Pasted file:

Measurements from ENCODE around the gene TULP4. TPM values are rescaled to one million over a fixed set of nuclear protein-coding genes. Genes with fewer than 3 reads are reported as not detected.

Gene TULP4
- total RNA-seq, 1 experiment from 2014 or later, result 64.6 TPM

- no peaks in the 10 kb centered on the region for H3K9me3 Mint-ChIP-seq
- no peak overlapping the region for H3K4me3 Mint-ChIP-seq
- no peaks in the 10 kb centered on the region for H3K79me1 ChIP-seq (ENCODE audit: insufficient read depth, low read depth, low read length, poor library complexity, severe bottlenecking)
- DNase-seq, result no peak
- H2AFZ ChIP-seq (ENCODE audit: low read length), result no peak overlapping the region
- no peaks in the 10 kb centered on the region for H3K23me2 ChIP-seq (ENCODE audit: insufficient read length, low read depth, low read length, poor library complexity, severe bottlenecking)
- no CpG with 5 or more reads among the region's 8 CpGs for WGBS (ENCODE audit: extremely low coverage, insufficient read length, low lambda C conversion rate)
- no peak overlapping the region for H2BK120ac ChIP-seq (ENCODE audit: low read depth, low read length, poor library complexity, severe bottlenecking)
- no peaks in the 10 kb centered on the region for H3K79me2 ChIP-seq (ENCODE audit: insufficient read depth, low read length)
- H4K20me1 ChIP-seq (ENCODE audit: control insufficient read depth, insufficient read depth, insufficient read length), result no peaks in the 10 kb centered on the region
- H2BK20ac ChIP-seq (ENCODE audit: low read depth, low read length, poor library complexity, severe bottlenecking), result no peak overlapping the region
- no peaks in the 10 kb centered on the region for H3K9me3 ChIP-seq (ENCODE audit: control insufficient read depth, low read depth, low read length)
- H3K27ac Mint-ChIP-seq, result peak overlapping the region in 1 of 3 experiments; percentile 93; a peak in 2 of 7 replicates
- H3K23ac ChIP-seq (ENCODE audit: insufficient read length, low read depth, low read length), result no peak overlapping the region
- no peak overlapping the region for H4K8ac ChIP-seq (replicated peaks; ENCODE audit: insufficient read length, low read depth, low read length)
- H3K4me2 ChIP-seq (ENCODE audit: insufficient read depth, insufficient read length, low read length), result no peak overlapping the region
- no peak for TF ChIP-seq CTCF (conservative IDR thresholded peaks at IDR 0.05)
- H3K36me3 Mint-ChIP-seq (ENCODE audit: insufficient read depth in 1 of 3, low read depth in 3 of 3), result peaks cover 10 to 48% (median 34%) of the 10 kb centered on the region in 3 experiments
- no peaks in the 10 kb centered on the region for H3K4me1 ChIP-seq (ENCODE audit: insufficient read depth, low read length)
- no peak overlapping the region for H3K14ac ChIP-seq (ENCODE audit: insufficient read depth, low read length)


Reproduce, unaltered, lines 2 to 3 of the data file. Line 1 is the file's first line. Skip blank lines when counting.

Gene TULP4
- total RNA-seq, 1 experiment from 2014 or later, result 64.6 TPM